Do You Really Need to Restrict Salt Consumption?

Unfairly demonized?

The American Council on  Science and Health has a brief review of the latest research on salt restriction, and it’s not supportive of population-wide sodium restriction.  On the other hand, salt-restriction proponents believe it would reduce strokes, heart attacks, heart failure, and premature death.  I’ve been a salt-restriction skeptic for a couple decades.

Remember, table salt molecules contain one sodium atom and one chloride atom.  Salt-restricted and low-sodium diets are usually designated by the amount of sodium, not salt.

That being said, I do believe some individuals have elevated blood pressure related to relatively high sodium intake.  This may apply to one of every five adults with high blood pressure.  To find out if you’re one of the five, you could go on a low-sodium diet—1.5 to 3 grams a day—for one or two months and see what it does to your blood pressure.  Get your personal physician’s blessing first.

Steve Parker, M.D.

4 Comments

Filed under Heart Disease, Longevity, Stroke

4 responses to “Do You Really Need to Restrict Salt Consumption?

  1. alan

    don’t know… i am following a low carb nutrition (20/40 g cho) and i supplement with 2 tsp of extra salt daily in water other the normal use in food as advised by volek-phinney. my blood pressure is 95/55.
    male 40 y o active.

    • Hey, Alan.
      My sense about most very-low-carb diets is that they are naturally low in sodium because you’re not eating the over-processed packaged and canned foods that are in the standard American diet.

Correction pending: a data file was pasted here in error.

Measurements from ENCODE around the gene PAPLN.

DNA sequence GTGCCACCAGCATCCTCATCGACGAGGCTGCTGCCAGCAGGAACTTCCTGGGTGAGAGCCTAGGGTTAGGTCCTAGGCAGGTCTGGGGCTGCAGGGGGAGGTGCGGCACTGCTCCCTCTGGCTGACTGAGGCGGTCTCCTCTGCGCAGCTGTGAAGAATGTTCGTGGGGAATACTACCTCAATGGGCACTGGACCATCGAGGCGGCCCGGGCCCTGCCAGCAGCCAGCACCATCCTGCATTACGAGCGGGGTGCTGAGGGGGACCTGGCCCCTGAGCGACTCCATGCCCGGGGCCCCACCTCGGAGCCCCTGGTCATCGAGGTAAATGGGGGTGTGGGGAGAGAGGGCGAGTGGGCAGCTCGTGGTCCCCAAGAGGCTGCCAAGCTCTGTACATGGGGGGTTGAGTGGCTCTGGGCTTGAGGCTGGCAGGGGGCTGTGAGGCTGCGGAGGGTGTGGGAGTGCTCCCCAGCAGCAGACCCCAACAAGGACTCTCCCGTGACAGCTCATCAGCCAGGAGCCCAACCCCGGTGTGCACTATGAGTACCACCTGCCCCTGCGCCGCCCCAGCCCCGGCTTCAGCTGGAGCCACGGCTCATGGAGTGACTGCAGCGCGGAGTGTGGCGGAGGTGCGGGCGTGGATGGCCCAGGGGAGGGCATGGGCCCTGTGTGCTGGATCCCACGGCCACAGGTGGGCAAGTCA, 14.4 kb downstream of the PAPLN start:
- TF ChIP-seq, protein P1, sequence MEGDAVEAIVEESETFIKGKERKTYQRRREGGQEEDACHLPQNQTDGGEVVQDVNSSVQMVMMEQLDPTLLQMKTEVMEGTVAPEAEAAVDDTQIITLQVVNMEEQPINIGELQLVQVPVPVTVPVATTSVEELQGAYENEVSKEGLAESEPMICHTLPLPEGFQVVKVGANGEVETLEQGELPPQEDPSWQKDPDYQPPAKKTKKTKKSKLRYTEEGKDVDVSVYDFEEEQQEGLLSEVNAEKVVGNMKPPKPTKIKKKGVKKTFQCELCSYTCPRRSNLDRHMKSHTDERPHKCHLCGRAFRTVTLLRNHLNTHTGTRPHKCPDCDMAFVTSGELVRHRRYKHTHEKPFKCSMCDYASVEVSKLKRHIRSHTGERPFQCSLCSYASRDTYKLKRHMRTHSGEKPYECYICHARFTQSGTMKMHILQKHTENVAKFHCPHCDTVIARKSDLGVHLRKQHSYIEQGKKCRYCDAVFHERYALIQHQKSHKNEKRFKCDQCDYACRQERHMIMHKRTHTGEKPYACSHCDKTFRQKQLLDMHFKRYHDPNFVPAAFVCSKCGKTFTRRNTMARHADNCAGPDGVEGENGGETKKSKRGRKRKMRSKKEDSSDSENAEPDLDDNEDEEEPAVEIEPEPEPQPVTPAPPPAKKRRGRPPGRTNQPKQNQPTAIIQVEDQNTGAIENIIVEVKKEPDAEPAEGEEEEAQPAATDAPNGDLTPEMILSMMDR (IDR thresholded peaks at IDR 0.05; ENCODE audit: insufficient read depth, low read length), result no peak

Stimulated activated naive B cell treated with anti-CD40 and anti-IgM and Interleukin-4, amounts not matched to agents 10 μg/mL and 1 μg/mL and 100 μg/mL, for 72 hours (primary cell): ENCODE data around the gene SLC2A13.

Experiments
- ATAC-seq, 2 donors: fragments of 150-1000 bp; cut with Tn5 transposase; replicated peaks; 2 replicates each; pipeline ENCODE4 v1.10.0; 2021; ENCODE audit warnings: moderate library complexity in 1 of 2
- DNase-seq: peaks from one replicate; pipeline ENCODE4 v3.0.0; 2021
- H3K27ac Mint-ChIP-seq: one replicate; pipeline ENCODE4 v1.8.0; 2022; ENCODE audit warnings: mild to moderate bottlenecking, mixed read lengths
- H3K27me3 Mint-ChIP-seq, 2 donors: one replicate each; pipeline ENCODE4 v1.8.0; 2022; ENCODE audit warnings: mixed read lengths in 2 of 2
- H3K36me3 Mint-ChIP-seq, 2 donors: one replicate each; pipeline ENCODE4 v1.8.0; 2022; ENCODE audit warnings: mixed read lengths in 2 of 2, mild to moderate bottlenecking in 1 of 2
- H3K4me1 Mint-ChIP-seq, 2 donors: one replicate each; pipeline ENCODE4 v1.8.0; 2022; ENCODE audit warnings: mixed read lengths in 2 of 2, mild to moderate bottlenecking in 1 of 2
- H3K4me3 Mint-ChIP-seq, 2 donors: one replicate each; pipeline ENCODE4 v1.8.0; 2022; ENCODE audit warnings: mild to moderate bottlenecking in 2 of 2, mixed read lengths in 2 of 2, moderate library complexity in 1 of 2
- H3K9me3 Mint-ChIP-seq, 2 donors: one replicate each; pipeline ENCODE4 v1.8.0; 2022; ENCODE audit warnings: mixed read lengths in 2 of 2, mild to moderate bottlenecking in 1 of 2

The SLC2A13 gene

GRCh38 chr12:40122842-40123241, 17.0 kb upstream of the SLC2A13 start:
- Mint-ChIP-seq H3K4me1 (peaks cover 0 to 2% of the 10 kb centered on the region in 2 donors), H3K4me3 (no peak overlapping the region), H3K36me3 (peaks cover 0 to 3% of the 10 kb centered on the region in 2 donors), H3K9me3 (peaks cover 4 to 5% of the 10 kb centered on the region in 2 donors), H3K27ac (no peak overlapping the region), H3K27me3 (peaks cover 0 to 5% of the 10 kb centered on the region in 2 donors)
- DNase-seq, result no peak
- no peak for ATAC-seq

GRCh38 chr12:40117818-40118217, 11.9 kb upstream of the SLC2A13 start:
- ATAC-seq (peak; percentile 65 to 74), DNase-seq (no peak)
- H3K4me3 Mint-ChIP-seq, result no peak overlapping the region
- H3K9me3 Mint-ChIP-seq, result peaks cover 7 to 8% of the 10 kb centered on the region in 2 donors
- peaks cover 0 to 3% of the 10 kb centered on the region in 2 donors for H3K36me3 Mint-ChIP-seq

I thought Finney/Volek/Westman in “The New Atkins for a New You” recommended at least a half teaspoon of extra salt daily, I thought primarily to prevent “induction flu.”

      -Steve

  2. alan

    hello dr parker,
    surely not consuming processed food it is one good take. in fact i do not eat cured meat anymore, therefore nitrates etc are out.
    i actually was referring to the book :” the art and science of low carbohydrate living”.
    other people, like dr. cordain, believes that chloride intake is bad so total salt intake should be reduced.
    i believe that the individual has to make a choiche and go for what works for himself.
    alan

    • Alan, I’ve never heard of anyone focus on chloride like Dr. Cordain in his 2002 book. Not saying he’s wrong.
      Offhand, the only dietary sources of sodium I can think of are NaCl (sodium chloride) and NaHCO3 (sodium bicarbonate). Anyone avoiding “salt” is going to be cutting down on chloride automatically.